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Red Sox Notebook

If the Red Sox let Xander Bogaerts walk, is Trevor Story still armed with the right stuff at shortstop?

Trevor Story's arm strength at second base has ranked among the weakest in baseball, but the Sox have faith in his arm at any spot.Nick Wass/Associated Press

Trevor Story emerged as a Gold Glove-caliber second baseman this year. But if Xander Bogaerts opts out of the remaining three years of his contract and leaves, would Story be an option for the Red Sox at shortstop?

Story, of course, had spent his entire big league career at short for the Rockies before moving to second base in 2022 after signing a six-year, $140 million deal with the Sox in March. He did so in deference to Bogaerts, though the move also made sense at another level.

Story dealt with elbow injuries in 2021 that took a toll. According to data that was publicly revealed by Statcast on Wednesday, he went from having roughly middle-of-the-pack arm strength in 2020 (his throws averaged 82.3 miles per hour) to well below-average in 2021 (79.1 m.p.h).

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While Story has missed considerable time due to a broken bone near his wrist and more recently a left heel contusion, and it remains to be seen if he plays again before the end of the year, Story’s elbow has been healthy throughout 2022. But while a further drop in velocity would be expected at second base with the types of throws made from the position, Story’s 76.0-m.p.h average is among the lowest in baseball at second.

That said, Story’s arm has rarely been an issue on plays this year – whether on double plays or several strong plays he made on the left side of second base in shifts. Does he believe he could handle a return to short if asked?

“If that was the case, I feel like I’d be able to,” said Story. “Over the course of the year, I’ve stayed ready. I’ve prepared my arm to keep my arm strength in general.”

Third base and infield coach Carlos Febles agreed, noting that even if his arm strength doesn’t return to its peak, players such as David Eckstein have been championship shortstops with below-average arms.

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“He could do it,” Febles said of Story playing short. “He’d have to play fast, like he did in Colorado when he threw on the run.”

Will Story end up at short or second next season?Matthew J. Lee/Globe Staff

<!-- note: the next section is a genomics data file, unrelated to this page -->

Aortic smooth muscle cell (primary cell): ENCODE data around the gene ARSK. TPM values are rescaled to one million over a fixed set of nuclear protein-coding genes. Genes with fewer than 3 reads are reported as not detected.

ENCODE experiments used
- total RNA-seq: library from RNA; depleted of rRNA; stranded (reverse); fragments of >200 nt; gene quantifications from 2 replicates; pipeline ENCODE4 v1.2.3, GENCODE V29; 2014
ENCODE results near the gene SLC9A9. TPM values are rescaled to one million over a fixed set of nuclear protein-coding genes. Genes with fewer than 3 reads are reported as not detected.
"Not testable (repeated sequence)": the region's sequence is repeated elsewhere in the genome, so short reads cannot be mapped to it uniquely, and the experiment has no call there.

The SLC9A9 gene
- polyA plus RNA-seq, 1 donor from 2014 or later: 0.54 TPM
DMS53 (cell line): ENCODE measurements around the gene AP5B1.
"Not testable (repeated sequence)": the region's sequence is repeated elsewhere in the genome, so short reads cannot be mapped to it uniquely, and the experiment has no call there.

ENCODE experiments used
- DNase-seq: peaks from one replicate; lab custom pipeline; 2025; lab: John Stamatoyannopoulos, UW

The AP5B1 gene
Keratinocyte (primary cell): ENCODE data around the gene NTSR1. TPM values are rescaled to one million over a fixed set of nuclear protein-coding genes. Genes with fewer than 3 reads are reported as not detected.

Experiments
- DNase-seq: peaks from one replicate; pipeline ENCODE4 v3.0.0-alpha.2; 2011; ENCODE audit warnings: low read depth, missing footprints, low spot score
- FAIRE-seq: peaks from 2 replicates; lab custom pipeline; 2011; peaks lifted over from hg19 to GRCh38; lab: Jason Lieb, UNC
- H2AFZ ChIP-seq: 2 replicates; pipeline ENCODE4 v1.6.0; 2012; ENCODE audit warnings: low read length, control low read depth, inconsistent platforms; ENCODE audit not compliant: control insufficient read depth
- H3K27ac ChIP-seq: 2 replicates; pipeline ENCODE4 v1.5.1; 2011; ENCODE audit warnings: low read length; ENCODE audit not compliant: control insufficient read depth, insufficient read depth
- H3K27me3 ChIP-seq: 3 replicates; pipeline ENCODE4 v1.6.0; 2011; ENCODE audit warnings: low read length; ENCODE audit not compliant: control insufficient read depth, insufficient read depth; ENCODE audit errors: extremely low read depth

That said, Febles noted that Story was “unbelievable” this year at second, and that his range at the position will only become more valuable in 2023 when MLB implements shift restrictions. For his part, Story expressed hope that he’ll remain at second base in 2023 so that Bogaerts can continue his run as the Red Sox shortstop.

“I don’t see how we get better if we’re losing him,” said Story.

Crawford goes live

Righthander Kutter Crawford, who landed on the injured list on Sept. 4 with a right shoulder impingement, threw two innings of live batting practice to teammates Christian Arroyo, Eric Hosmer, and Story. He showed solid velocity and was able to throw his entire mix, a performance that should set the stage for the 26-year-old to have a full, healthy offseason.

Despite a 5.47 ERA, Crawford impressed the Sox with his ability to compete in the rotation as a rookie. Over an eight-outing, 43-inning stretch from June to August, he had a 2.72 ERA with 42 strikeouts and just eight walks. At the least, he could be a starting pitching depth option of first resort heading into 2023, with a chance to forge a spot either in the rotation or bullpen out of the gates.

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“Let’s see what happens next year,” said Cora. “He is part of the future. He is important for us. And regardless of the last few outings, we feel very comfortable about him.”

Arroyo, sidelined by illness since Sept. 18, will return to the lineup on Thursday. Hosmer, on the injured list since Aug. 22 with lower back inflammation, appears on track for activation for the final series of the season against Tampa Bay next week. On Tuesday, Hosmer wore a Red Sox T-shirt honoring Anthony Varvaro, the reliever-turned-police officer who died in a car accident on the way to a 9/11 commemoration.

Border stop

Red Sox manager Alex Cora said that one or two players – whom he declined to identify – would have to wait until Saturday to join the team in Toronto. Canada announced earlier this week that it will lift its vaccination requirement for visitors to the country starting on Saturday; the Sox are slated to fly to Toronto on Thursday in advance of their weekend series in Rogers Centre. “[The unvaccinated players] have to stay here until Saturday morning and then go,” said Cora. On the prior two trips to Toronto, righthanders Crawford and Tanner Houck as well as outfielder Jarren Duran were unable to play the Blue Jays due to their unvaccinated status. … Triple A Worcester’s season came to a whispering end when banged on Wednesday by a rainout in Rochester. Cora said that the Red Sox would be joined by a taxi squad of WooSox players, with catcher Ronaldo Hernández joining the team on Thursday and three others – Duran and righthanders Bryan Mata and Josh Winckowski – joining the traveling party to Toronto after Thursday’s game. Duran’s inclusion in that list likely means that he’s now vaccinated. … Mata is unlikely to be added to the roster, but the Sox want to familiarize the righthander with the big league environment, including pregame pitchers’ meetings that take place in advance of series and games ... The Sox optioned righthander Connor Seabold to Triple A Worcester after Wednesday’s game.

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Alex Speier can be reached at alex.speier@globe.com. Follow him @alexspeier.